Former Chief Pro-Life Spokeswoman for USCCB: "Roe v. Wade Stands in the Way"
Cathy Ruse, former chief pro-life spokeswoman for the U.S. Conference of Catholic Bishops, writes at National Catholic Register on the necessity of overturning Roe v. Wade in order to enact even relatively small abortion restrictions:
... According to British press reports, more babies born very prematurely are surviving, and this good news is shaking the foundation of British abortion law.(emphasis added)
Research at University College London Hospital shows that babies born between 22 and 25 weeks gestation are surviving at dramatically higher rates today than ever before. In 1981, only 32% of extremely premature babies survived. By 2000, the survival rate had climbed to 71%.
But these youngsters pose a problem for the abortion establishment in Great Britain. British law allows abortion without a medical reason for up to 24 weeks gestation, and the preemies have sparked a national debate about changing the 20-year-old law.
Here in the United States, such a debate would be meaningless because of Roe v. Wade.
Roe mandated that abortion remain legal at all points in pregnancy, even without a medical reason; it granted abortion doctors the power to nullify any restriction at any time based on “emotional” reasons for the abortion. Because of this, we have the most permissive abortion law in the world.
In an interview after the 2008 March for Life, a reporter seemed perplexed about my optimism over public opinion on abortion. Most people think abortion should be legal. Shouldn’t I feel defeated?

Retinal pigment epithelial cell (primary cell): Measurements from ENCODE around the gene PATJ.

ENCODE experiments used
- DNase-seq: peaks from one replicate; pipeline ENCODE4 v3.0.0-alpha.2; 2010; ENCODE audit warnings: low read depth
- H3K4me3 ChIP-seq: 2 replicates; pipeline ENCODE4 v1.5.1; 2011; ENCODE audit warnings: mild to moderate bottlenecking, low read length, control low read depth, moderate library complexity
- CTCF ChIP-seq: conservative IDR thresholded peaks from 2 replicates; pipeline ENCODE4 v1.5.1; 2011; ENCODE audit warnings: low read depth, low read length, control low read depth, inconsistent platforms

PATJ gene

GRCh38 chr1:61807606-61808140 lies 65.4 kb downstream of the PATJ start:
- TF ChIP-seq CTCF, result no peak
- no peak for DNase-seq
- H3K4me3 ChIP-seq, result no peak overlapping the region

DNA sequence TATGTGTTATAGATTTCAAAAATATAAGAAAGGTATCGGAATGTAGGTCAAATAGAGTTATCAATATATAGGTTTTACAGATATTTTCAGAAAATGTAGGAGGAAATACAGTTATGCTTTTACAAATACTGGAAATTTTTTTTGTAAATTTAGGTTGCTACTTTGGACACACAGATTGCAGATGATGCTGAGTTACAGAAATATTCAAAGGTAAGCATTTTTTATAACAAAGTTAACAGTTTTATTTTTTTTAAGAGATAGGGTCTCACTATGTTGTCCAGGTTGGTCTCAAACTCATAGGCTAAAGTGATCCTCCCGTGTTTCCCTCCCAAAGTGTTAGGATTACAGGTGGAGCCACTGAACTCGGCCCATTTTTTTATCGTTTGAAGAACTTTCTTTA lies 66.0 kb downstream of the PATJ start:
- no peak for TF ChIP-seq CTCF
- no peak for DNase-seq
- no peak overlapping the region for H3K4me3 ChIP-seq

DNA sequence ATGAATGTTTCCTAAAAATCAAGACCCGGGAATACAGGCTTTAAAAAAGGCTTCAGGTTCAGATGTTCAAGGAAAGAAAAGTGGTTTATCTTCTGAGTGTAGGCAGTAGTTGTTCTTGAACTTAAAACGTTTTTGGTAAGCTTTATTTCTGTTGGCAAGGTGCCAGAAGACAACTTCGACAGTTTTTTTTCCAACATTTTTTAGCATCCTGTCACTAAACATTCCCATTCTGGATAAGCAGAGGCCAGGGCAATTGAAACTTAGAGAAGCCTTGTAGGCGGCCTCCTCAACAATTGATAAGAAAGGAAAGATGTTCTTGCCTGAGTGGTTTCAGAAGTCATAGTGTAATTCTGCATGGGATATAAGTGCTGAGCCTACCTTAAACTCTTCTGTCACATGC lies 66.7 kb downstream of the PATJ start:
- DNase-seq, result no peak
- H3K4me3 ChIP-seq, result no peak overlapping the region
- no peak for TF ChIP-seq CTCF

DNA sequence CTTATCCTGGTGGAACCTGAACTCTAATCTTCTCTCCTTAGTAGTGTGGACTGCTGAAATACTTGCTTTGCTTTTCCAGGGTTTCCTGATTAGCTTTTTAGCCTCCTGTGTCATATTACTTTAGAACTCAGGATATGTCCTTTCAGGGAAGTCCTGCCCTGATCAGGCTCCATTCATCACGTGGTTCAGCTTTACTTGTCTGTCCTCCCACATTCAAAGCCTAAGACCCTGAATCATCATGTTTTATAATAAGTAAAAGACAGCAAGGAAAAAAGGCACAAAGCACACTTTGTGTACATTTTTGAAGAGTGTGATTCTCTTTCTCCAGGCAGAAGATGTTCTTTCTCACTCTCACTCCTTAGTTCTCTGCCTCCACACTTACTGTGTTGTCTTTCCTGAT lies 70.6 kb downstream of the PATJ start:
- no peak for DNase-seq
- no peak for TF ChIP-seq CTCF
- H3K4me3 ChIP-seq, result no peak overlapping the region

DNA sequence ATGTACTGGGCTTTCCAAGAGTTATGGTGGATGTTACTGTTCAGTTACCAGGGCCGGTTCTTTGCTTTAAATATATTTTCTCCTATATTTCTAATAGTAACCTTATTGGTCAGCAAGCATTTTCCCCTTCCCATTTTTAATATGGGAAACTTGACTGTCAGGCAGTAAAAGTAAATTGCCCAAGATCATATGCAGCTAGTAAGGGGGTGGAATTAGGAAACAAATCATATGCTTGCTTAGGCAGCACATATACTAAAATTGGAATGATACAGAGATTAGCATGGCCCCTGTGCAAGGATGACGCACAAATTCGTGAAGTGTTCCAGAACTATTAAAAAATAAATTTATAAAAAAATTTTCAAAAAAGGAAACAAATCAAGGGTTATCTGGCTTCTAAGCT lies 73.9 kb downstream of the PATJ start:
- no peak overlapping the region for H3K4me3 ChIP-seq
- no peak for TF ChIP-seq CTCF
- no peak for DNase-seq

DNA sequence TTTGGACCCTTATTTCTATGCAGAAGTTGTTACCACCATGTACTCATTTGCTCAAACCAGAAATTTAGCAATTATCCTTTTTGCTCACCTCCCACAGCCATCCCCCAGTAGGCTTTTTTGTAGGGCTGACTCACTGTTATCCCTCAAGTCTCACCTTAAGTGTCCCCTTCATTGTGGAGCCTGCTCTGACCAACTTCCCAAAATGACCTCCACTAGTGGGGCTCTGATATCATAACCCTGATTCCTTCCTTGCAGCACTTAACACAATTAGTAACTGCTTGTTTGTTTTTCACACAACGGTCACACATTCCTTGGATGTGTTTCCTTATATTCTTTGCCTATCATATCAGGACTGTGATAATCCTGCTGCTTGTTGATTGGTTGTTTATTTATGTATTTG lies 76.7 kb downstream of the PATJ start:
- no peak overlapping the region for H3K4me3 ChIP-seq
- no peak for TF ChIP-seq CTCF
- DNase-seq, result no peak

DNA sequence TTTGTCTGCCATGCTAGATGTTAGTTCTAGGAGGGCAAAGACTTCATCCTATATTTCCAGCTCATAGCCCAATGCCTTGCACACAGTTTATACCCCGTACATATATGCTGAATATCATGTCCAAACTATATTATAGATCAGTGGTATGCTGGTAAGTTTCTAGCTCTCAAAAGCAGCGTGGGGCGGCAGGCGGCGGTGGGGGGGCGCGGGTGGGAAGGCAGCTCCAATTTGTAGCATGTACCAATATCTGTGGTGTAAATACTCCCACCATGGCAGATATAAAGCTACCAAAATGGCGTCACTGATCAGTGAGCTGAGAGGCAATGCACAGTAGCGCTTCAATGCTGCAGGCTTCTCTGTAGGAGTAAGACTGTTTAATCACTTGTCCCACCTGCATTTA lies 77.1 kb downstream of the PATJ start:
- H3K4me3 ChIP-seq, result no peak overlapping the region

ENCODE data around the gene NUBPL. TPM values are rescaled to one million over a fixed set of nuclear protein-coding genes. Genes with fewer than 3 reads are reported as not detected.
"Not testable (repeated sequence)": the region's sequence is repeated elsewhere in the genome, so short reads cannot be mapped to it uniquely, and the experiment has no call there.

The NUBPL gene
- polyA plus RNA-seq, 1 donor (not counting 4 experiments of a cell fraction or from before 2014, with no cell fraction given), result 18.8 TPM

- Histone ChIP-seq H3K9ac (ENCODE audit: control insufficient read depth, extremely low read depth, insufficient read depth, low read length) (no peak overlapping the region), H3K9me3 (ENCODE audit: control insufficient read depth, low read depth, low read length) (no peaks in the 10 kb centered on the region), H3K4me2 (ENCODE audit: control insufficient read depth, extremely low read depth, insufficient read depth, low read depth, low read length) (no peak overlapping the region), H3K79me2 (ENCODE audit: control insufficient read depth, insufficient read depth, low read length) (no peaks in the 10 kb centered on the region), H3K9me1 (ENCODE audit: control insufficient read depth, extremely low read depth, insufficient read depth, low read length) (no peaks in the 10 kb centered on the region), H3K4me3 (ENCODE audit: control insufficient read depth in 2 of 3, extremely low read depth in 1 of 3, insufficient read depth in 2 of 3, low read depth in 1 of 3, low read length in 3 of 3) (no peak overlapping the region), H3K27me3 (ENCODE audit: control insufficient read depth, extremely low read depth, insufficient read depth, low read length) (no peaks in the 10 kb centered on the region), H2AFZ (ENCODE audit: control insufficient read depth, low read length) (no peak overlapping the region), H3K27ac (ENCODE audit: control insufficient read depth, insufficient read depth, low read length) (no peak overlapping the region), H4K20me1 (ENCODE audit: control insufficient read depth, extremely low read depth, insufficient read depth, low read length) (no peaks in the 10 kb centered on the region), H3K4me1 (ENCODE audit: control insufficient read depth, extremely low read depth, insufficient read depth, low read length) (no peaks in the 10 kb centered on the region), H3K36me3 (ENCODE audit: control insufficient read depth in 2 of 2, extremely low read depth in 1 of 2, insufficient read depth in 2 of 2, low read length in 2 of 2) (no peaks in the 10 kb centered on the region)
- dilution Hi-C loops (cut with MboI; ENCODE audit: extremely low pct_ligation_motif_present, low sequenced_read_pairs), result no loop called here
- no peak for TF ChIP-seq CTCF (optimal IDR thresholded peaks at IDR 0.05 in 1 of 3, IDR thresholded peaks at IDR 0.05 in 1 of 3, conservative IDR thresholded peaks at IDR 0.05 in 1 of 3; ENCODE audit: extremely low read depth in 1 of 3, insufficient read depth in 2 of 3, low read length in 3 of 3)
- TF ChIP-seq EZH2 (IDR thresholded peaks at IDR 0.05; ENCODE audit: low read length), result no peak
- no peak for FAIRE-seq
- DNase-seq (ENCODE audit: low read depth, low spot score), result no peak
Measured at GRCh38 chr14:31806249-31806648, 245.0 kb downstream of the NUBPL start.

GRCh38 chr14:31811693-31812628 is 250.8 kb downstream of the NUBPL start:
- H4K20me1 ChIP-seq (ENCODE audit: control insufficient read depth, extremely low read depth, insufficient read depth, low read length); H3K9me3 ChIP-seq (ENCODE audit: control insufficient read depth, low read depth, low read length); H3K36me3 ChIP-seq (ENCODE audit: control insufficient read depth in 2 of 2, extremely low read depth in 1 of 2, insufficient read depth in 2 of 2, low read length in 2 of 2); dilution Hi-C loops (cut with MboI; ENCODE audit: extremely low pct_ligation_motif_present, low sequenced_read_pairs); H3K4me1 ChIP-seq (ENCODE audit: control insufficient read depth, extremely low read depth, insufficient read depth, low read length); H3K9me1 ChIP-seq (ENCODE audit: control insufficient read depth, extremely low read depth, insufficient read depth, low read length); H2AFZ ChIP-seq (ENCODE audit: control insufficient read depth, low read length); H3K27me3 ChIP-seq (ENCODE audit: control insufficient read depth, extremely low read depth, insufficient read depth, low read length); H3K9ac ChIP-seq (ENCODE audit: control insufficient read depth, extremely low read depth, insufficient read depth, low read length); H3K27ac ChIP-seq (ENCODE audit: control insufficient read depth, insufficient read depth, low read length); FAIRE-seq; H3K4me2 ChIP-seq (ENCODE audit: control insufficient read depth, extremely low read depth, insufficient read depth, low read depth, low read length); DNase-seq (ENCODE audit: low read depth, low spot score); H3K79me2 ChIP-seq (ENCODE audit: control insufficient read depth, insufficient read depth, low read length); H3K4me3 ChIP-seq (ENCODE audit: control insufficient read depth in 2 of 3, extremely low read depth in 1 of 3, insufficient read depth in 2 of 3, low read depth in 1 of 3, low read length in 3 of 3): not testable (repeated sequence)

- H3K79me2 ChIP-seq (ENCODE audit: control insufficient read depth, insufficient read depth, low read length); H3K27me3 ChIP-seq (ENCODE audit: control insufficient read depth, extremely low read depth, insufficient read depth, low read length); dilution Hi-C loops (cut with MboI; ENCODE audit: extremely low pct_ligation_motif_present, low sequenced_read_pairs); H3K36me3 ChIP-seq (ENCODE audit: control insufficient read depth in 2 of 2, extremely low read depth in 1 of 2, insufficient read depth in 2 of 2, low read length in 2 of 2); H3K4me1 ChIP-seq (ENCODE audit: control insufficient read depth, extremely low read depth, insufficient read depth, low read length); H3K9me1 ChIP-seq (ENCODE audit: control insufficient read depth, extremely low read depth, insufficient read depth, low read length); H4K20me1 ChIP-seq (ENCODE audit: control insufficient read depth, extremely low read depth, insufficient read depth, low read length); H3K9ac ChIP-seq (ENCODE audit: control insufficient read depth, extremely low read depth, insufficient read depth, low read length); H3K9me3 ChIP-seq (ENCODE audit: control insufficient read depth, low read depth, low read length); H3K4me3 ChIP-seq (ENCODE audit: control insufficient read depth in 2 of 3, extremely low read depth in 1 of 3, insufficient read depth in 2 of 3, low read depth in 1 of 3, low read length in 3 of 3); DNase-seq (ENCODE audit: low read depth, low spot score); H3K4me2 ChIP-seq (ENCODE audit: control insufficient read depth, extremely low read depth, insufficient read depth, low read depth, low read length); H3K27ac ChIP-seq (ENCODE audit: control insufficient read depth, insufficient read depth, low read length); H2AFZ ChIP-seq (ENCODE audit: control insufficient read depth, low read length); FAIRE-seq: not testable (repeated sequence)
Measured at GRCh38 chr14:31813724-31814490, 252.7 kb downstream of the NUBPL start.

Reporters tend to see abortion as an all-or-nothing proposition: If you think abortion should be legal then you support Roe v. Wade, if not, you oppose it. But Americans’ views on abortion are highly fact-specific.
Is the mother’s life at risk without an abortion? Is the abortion for financial reasons? Is the baby’s heart beating? Circumstances matter.
The annual CBS News opinion poll on the legality of abortion gives people the following choices:
1. It should be permitted in all cases.
2. It should be permitted, but subject to greater restrictions than it is now.
3. It should be permitted only in such cases as rape, incest and to save the woman’s life.
4. It should only be permitted to save the woman’s life.
5. It never should be permitted.
For the last three years, 70% of people chose answers 2 through 5. That means 70% of Americans disagree with Roe v. Wade.
Under Roe, abortion cannot be prohibited or limited to cases of rape, incest, or life endangerment. And for those who want “greater restrictions” on abortion, Roe v. Wade stands in their way...